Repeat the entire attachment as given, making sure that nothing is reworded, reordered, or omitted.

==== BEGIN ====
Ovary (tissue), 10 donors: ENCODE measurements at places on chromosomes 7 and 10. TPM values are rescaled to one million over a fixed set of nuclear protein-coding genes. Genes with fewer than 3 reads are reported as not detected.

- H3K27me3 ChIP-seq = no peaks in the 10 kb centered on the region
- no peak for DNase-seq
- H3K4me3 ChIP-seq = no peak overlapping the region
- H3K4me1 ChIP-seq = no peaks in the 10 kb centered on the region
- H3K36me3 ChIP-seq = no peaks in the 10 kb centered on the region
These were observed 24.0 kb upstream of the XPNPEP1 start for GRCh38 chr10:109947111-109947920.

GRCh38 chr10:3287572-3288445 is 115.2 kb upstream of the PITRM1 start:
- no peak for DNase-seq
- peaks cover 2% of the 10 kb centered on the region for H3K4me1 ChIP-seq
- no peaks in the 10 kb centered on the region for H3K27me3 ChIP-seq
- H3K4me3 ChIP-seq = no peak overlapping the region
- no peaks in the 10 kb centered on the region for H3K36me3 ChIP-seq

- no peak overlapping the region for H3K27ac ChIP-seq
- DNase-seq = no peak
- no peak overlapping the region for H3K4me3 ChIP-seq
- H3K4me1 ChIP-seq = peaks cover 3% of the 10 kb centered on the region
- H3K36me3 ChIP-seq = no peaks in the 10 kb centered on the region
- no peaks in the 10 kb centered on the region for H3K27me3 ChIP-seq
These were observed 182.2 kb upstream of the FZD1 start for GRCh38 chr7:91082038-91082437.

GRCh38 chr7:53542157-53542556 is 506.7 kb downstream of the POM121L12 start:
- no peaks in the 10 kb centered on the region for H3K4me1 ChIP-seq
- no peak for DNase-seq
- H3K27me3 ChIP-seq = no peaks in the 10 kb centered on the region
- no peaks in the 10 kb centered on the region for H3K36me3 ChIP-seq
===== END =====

Ovary (tissue), 10 donors: ENCODE measurements at places on chromosomes 7 and 10. TPM values are rescaled to one million over a fixed set of nuclear protein-coding genes. Genes with fewer than 3 reads are reported as not detected.

- H3K27me3 ChIP-seq = no peaks in the 10 kb centered on the region
- no peak for DNase-seq
- H3K4me3 ChIP-seq = no peak overlapping the region
- H3K4me1 ChIP-seq = no peaks in the 10 kb centered on the region
- H3K36me3 ChIP-seq = no peaks in the 10 kb centered on the region
These were observed 24.0 kb upstream of the XPNPEP1 start for GRCh38 chr10:109947111-109947920.

GRCh38 chr10:3287572-3288445 is 115.2 kb upstream of the PITRM1 start:
- no peak for DNase-seq
- peaks cover 2% of the 10 kb centered on the region for H3K4me1 ChIP-seq
- no peaks in the 10 kb centered on the region for H3K27me3 ChIP-seq
- H3K4me3 ChIP-seq = no peak overlapping the region
- no peaks in the 10 kb centered on the region for H3K36me3 ChIP-seq

- no peak overlapping the region for H3K27ac ChIP-seq
- DNase-seq = no peak
- no peak overlapping the region for H3K4me3 ChIP-seq
- H3K4me1 ChIP-seq = peaks cover 3% of the 10 kb centered on the region
- H3K36me3 ChIP-seq = no peaks in the 10 kb centered on the region
- no peaks in the 10 kb centered on the region for H3K27me3 ChIP-seq
These were observed 182.2 kb upstream of the FZD1 start for GRCh38 chr7:91082038-91082437.

GRCh38 chr7:53542157-53542556 is 506.7 kb downstream of the POM121L12 start:
- no peaks in the 10 kb centered on the region for H3K4me1 ChIP-seq
- no peak for DNase-seq
- H3K27me3 ChIP-seq = no peaks in the 10 kb centered on the region
- no peaks in the 10 kb centered on the region for H3K36me3 ChIP-seq